Choral Music Review Print



Ambitious Mozart Requiem a Triumph for Hickory Choral Society and Friends

Courtesy of the artist and Hickory Choral Society

Dr. Eric Nelson


Hickory Choral Society


Event  Information

Hickory -- ( Sun., Mar. 22, 2015 )

Hickory Choral Society: Spring Concert
$ -- First Baptist Church of Hickory , (828) 322-2210; noteworthy@hickorychoralsociety.org , http://www.hickorychoralsociety.org/ -- 3:00 PM

March 22, 2015 - Hickory, NC:


The Hickory Choral Society presented a warm and poignant reading of Mozart’s Requiem to an enthusiastic and appreciative audience of local classical fans. The concert, featuring guest conductor Dr. Eric Nelson, was a triumph of community artistic collaboration — despite a few odd choices regarding online marketing.

While HCS provided an excellent concert preview for CVNC, HCS’s own website listed the event only as “Spring Concert” – a  bit modest for a work as exciting and popular as the Requiem. That said, HCS certainly isn’t hurting for attendance. If you go to one of their performances, show up at least half an hour early, because competition for parking and seating alike is brutal — if one may use that adjective when competing with very genteel elderly ladies.

HCS is a community organization consisting of over 110 volunteer singers. They support community engagement and music education, as exemplified by their membership and by their resident conductor, J. Don Coleman, a former high school chorus teacher. The community support for this organization is one of its highlights; this choir is the model for how to get folks of all ages involved in music-making and music-listening. They will be collaborating with Western Piedmont Symphony to present Mahler’s thrilling Resurrection Symphony for the orchestra’s 50th anniversary celebration next month, an event that is not to be missed.

The program opened with Mozart’s "Ave verum corpus," K.618, led by Nelson. The maestro worked without a score for this first piece, leading the choir and orchestra in a gentle interpretation that stayed out of the way of the marvelous effortlessness of the work. Mozart is perennially one of those composers whose work is deceptively simple and incredibly difficult at the same time. Letting the music speak for itself is always much appreciated.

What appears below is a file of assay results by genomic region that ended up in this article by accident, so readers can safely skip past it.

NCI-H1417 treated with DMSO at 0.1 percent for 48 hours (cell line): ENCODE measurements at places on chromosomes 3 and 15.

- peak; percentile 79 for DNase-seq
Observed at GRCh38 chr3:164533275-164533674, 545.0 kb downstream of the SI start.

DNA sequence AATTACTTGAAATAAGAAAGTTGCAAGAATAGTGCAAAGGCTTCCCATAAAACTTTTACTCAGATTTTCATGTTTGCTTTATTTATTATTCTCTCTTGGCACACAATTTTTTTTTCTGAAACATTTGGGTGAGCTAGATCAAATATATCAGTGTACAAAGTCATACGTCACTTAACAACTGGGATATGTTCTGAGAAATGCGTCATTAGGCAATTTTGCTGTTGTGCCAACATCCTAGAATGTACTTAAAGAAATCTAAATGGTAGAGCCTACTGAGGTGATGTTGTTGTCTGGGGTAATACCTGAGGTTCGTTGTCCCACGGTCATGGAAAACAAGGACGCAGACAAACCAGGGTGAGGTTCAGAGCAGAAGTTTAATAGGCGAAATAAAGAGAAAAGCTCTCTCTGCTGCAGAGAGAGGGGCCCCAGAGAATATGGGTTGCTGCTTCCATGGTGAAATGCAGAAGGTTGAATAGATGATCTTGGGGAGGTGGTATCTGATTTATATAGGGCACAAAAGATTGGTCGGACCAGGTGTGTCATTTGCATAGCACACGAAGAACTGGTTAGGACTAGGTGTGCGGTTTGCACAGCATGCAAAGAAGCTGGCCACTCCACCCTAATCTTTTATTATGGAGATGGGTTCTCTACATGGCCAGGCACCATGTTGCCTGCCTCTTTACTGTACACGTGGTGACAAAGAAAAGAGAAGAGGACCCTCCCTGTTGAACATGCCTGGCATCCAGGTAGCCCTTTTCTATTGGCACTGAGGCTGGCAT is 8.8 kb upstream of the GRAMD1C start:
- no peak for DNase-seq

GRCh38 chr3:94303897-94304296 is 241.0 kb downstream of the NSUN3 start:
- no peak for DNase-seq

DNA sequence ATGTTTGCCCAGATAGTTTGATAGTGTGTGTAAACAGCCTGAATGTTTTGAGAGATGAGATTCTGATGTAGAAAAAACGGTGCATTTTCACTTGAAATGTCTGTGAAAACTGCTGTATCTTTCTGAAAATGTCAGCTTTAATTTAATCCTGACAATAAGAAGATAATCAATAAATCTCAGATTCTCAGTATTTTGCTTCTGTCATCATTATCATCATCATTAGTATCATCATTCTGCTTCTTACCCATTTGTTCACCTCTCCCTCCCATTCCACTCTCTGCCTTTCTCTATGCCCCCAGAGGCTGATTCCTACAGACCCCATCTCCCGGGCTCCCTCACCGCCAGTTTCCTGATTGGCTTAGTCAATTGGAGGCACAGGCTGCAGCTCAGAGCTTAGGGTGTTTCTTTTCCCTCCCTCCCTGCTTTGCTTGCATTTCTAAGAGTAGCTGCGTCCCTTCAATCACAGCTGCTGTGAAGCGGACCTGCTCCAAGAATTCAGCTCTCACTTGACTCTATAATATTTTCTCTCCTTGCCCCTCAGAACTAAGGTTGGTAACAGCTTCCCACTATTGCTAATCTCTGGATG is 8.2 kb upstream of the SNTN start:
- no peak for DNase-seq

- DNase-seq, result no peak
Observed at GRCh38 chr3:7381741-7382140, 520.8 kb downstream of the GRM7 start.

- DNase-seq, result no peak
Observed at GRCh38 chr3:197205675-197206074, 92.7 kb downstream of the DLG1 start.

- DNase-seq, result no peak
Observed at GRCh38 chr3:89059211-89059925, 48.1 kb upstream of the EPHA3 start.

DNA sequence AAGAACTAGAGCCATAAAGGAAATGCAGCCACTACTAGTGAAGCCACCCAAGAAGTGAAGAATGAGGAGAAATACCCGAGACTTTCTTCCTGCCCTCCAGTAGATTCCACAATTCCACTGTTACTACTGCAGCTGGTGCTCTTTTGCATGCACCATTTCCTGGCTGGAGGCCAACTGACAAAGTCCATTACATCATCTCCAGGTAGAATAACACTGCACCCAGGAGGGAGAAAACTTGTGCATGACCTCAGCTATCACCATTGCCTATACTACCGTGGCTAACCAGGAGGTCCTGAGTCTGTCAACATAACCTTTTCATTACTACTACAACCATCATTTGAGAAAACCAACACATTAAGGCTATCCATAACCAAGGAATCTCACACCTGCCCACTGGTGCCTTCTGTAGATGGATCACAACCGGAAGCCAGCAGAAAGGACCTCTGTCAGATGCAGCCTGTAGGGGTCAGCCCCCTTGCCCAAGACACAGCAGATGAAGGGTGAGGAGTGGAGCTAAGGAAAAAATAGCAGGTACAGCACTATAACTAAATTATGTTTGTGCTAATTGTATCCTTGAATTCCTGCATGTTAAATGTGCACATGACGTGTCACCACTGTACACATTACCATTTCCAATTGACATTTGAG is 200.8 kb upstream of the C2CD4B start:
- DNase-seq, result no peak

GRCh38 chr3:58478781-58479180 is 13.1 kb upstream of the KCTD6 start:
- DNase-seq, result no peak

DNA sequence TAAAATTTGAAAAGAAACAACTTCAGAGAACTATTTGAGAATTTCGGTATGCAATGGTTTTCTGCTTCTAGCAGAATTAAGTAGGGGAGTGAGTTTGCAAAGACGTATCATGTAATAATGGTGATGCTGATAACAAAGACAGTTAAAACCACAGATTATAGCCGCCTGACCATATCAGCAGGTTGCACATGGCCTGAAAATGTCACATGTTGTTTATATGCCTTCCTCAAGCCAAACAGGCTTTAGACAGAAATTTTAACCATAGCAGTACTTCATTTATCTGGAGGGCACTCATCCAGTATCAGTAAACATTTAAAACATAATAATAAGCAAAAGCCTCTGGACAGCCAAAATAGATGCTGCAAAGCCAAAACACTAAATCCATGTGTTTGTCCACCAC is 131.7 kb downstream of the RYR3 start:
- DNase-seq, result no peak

The main event, the Requiem Mass in D minor, featured a quartet of local talent. High school and middle school chorus teachers, an Army veteran, and a paramedic created a truly sensitive and memorable ensemble that was notable even more for their musicianship than for their varied day jobs. Mara Walker, soprano, H. Shay Starnes, alto, Paul van Breeman, tenor, and Danny Gouge, bass, balanced soloistic grace with a subtle ensemble blend that brought the "Recordare Jesu" and the Benedictus compellingly to life.

Mozart’s Requiem has always held a special place in the popular imagination. It is impossible not to think of the tragedy of a brilliant composer’s life cut all too short. The work is a strange compilation of Mozart’s sketching and his student Sussmayr’s attempt to complete what the master left undone. This performance used Franz Beyer's 1983 version of the piece. Regardless of the edition used, there is always a moment when the listener realizes that Mozart’s light has gone out of the music; even though the choral parts are original, there is something about the quality that is lost as Sussmayr’s work takes over in the orchestral accompaniment. It’s as if every time this work is performed, we relive Mozart’s death again.

The poignancy of the composition is only heightened by the dramatic place of the work in the popular imagination, making this programmatic call all the more gutsy. It was a daring choice, and yet the HCS and its orchestral friends made it to the aesthetic level in which the audience became totally lost in the music. Nelson’s leadership was exceptional in its clarity and subtlety, from the dramatic phrase shaping in the "Dies Irae" to the gentle musicality of the famous "Lacrymosa." Kyra Zhang and Matt Libera’s performances on the basset horn were striking, especially adept at bridging the gap between the orchestra and the tenor and bass parts. The orchestra was stylistically at home with the work, including Charles Smith’s truly sensitive timpani.

The HCS’s official season is over, but you still have two more chances to catch them before things quiet down for the summer. Don’t miss Mahler 2 or the June pops concert! Hopefully the marketing folks at Western Piedmont Symphony will get the info to our calendar in short order.